Workers proudly serve Team Goodfellow

Ricky Bonilla, Western Winds Dining Facility staff worker, shows Congressman Mike Conaway, 11th District of Texas, his hat that he received for employee of the month at the dining facility, Aug. 4. (U.S. Air Force photo by Staff Sgt. Laura R. McFarlane)

Ricky Bonilla, Western Winds Dining Facility staff worker, shows Congressman Mike Conaway, 11th District of Texas, his hat that he received for employee of the month at the dining facility, Aug. 4. (U.S. Air Force photo by Staff Sgt. Laura R. McFarlane)

GOODFELLOW AFB, Texas -- They're not the most visible group of workers. Sometimes they are behind the scenes, but they still play a very important role in helping run Goodfellow Air Force Base. I'm talking about the employees of the Work Services Corporation. The WSC is a non-profit organization whose goal is to find individuals with disabilities and employ them. The company based in Wichita Falls, Texas, also has an office in San Angelo. Here, they employ their workers to assist in maintaining the two dining hall facilities on Goodfellow. The workers do everything from washing dishes and busing tables to serving food and working the register. 

The WSC was started in 1954 to provide education for children with mental handicaps. The problem was that children with disabilities received aid while in school, but when they stopped attending school their needs were sometimes forgotten. So the focus was shifted to help older individuals with disabilities train and gain employment. 

Referring to WSC as a non-profit organization is an understatement. They work hard to make sure their employees are productive, giving them the best suitable task. Some employees aren't comfortable in front of large crowds, a common daily occurence in the dining facilities. Those workers are afforded jobs in the kitchen where they feel more comfortable. When employees are unable to work during specific times of the day or week; the WSC works around their schedules to make sure they can work enough hours to make ends meet. Workers are paid an hourly wage, receive insurance and healthcare benefits for their entire family, and paid vacations. 

The corporation helps by training and counseling employees to become successful individuals. Through their Ability One ideal, they hire those who are disadvantaged when competing in the open job market, focusing solely on the ability of the individual.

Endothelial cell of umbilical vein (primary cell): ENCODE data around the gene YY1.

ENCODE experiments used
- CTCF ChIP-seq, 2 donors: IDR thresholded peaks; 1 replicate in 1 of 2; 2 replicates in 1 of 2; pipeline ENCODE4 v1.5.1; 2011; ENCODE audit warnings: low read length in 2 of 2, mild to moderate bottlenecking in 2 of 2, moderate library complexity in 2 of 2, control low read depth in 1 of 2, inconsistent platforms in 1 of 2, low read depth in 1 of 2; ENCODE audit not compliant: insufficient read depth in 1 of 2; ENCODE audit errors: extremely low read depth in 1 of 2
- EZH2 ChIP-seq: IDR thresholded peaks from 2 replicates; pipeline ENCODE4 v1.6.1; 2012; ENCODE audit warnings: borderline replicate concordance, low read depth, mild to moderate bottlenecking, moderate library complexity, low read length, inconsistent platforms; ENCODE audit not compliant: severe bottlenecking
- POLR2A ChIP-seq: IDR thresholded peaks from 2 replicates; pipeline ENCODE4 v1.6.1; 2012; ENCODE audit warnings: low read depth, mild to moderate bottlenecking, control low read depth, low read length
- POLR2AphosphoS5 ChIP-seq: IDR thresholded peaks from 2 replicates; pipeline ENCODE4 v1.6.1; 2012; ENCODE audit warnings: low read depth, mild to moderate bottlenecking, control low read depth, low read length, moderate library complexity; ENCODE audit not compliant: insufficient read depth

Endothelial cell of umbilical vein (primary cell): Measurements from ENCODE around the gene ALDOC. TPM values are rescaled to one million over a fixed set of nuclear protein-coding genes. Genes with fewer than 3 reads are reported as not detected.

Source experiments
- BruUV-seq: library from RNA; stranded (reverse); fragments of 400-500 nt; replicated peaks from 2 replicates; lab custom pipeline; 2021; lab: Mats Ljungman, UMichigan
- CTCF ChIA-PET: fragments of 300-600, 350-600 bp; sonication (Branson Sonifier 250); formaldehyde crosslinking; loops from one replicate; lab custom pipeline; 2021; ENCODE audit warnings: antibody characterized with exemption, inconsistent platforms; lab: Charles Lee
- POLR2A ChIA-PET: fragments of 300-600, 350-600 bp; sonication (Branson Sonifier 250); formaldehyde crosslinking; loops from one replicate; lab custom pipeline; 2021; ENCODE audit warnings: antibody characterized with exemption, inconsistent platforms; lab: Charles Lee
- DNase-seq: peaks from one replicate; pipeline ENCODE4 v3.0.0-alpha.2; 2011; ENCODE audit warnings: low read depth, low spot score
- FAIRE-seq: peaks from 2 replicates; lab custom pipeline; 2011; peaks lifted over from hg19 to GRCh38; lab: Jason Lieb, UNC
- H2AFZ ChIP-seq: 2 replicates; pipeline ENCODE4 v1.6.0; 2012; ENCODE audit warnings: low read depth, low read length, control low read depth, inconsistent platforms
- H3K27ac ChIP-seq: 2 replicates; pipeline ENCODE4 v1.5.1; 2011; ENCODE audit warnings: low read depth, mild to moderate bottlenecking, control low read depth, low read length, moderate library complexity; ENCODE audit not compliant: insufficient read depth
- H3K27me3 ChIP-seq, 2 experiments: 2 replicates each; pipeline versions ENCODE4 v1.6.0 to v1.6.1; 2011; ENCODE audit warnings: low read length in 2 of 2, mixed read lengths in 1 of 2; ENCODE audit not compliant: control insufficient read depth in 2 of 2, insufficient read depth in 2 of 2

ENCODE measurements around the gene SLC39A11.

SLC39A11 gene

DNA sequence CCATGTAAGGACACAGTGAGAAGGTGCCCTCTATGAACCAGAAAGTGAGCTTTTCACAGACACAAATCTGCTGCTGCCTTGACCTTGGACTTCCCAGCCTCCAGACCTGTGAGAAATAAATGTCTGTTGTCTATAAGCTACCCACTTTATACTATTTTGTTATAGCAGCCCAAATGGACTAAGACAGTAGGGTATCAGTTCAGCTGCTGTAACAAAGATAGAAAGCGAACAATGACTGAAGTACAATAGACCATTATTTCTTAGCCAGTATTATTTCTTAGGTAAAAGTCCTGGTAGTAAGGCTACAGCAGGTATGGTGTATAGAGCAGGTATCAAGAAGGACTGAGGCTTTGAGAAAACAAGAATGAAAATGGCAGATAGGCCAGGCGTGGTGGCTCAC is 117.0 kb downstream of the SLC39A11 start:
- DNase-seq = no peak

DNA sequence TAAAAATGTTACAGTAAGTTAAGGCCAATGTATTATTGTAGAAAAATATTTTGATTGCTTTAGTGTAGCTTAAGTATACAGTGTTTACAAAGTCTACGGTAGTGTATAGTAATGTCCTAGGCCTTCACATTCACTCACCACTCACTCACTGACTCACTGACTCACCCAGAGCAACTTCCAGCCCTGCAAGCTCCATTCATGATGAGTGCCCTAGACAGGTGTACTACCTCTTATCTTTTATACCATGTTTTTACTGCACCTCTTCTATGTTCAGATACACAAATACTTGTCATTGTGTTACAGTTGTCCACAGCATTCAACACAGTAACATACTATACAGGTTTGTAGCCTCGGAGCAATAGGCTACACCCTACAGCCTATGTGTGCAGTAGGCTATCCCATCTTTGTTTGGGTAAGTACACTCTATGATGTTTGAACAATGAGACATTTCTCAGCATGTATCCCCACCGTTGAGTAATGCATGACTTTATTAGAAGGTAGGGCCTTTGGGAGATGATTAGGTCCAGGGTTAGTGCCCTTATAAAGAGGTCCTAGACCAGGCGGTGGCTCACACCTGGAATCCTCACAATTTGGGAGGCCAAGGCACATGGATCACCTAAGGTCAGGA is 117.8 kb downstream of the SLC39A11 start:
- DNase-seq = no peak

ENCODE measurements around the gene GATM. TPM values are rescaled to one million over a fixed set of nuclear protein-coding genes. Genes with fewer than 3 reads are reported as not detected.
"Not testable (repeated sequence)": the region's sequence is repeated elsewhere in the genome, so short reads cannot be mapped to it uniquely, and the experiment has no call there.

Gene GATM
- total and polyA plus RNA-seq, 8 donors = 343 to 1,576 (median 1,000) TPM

"We want to make people who are disabled feel important in society" said Lydia Cardenas, who works for WSC, "Many are so overwhelmed with joy when told they're hired that they burst into tears. We're really proud of our employees and what they can achieve." 

Many individuals, before joining the WSC, live in communities where they're dependent on services, but once they start working and receive training from job coaches, they're able to live on their own with minimum assistance. 

One worker, in particular, is Ricky Bonilla. Once a year, the WSC chooses one of their employees to send to Washington D.C. for the Grassroots Conference. Ricky was selected this year to attend; he has been working with the WSC for 10 years, has perfect attendance, and has a strong enthusiasm about what he does. While attending the conference, he met Senator Kay Bailey Hutchison and Congressman Mike Conaway. "Ricky got a lot of attention as he took D.C. by storm," said Congressman Conaway. Ricky extended an invitation to Congressman Conaway to visit him where he works, at the Western Winds Dining facility, to tour the facility and learn about his job. 

True success stories like Ricky's come out of the WSC every day. It's a wonderful thing to see disadvantaged people striving to be part of society. Many of them, just like you and me, are trying to find a place where they belong. The WSC is not part of the wonder itself, but it opens a door for these great people. They're happy and eager to work. Even more so, they are very proud of the men and women serving our country and are proud to have the chance to serve them in return.